There is a segment of the society which feels victimised by the modern economic system. They feel that multi-national companies such as Internet providers, phone companies, banks, chain stores, etc, have been ripping consumers off by charging high processing fees and interest rates, among other unjustified actions, and compelling consumers to contribute to their coffers. Some have argued that we have the right to steal for survival and have even outlined “ethics” for stealing – to take only what one needs, from multi-national companies who can afford the losses.
To reply to this, let us first take a look at the impact of modern advertising.
Most of us are exposed to a myriad of commercial advertisement – in trains/buses, along the highways, and on various media platforms such as the Internet, TV and radio. However, we often do not reflect on the impact that these have on us. Quite un-mindfully, we tend to believe what the advertisers say and we literally buy into this consumerist system. In reality, these commercial messages compel us to believe that we must possess certain things and if we do not, we are deemed inadequate or marginalised. Our unlimited wants are misinterpreted as basic needs, and often with undesirable outcomes. We start to believe that we need certain things when in fact we only want more.
The precept of not stealing sets the boundaries; it stops one from taking possessions which belong to others. Once we hit the boundaries, we bounce back to check our mind and action. The practice of mindfulness enables us to examine our mind. In fact it is our mind – the state of wanting something we do not have – that makes us feel poor, unhappy and dissatisfied. If we are not mindful, the discontented mind will compel us to steal. By looking deeply into ourselves, we will be able to find the underlying reasons which make us unhappy. Seeing the state of wanting and grasping, how it makes us and others suffer, we naturally begin to drop the thought of “wanting.” The only way out of poverty is through cultivation, to overcome the undesirable state of mind which traps us in inadequacy. Only when our evil roots – wanting, ill-will, and ignorance – are up-rooted, will we feel rich within and be truly happy. Only then will we become free and not be a slave to consumerism. The precept of not stealing also addresses what I will call the “sickness” of contemporary culture. It emphasises social responsibility.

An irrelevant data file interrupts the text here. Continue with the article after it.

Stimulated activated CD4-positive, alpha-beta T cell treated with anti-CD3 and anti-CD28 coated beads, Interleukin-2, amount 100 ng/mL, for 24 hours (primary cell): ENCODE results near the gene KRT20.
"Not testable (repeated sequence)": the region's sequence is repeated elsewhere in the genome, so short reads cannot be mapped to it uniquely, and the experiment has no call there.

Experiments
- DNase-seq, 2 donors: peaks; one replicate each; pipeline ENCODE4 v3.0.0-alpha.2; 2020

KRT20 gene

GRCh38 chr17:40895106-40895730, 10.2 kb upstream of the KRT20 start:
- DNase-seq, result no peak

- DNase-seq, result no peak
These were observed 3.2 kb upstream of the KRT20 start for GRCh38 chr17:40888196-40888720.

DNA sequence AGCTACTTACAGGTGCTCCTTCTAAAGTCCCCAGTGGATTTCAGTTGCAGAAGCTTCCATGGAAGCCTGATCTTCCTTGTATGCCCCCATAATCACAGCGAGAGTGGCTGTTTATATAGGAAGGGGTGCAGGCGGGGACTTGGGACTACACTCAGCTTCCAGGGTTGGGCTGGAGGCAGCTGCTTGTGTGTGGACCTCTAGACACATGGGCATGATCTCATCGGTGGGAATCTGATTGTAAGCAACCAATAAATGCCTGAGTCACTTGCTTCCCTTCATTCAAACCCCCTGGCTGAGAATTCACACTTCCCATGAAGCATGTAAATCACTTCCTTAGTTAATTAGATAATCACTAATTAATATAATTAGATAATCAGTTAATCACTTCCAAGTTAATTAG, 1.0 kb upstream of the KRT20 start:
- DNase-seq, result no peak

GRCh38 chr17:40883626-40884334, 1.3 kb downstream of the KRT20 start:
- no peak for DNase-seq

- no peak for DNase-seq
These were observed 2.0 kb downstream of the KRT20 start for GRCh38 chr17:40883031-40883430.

Not only should we respect the property of others, but we should also not exploit them by enriching ourselves at the expense of others. In a capitalist culture, trying to maximise our profits fans our greed. This precept reminds us to be mindful and not become a slave to greed.
Stealing is never an answer to poverty or want. If we believe that it is alright to steal, we are creating insecurity and chaos. How would you feel living in a society full of thieves? Applying the “take from the rich” concept, the losers in the end are the consumers. Consider this – by stealing from a giant chain store – although they could probably write off the losses – the cost would subsequently be passed on to other consumers.
This is unfair to innocent consumers and also creates social disharmony and insecurity. According to Buddhism, if one is poor, he or she cannot become rich by taking others’ possessions. The Law of Karma and its results show that we are responsible for our actions and the results we experience due to them. In fact, if we steal, we are planting the seeds of poverty. If we constantly feel poor, such a mental state will certainly lead us to poverty! Conversely, generosity and sharing our belongings are the causes of wealth.
In the Parinirvana Sutta (佛遗教经), the Buddha said, “Contentment is the greatest happiness.” If we are contented, even if we sleep on the floor, we are happy; if we are not contented, even if we are in heavenly realms enjoying luxury, we feel dissatisfied. Ajahn Brahm, an Australian monk, goes to prisons to teach meditation. One day after a meditation session, the inmates asked him to share his story as a monastic. He told the inmates that there are walls surrounding the monastery just like walls surround a jail. Monastics wake up early, have only one meal a day and stop eating after mid-day. They do not have coffee breaks, and eat only what is donated to them. They sleep on simple beds, without TV, radio or newspapers. After hearing his story, the inmates told Ajahn that it is better for him to live with them in jail! Monastics live simple and frugal lives, yet they feel happy within. Regardless of being rich or poor, the mind is crucial.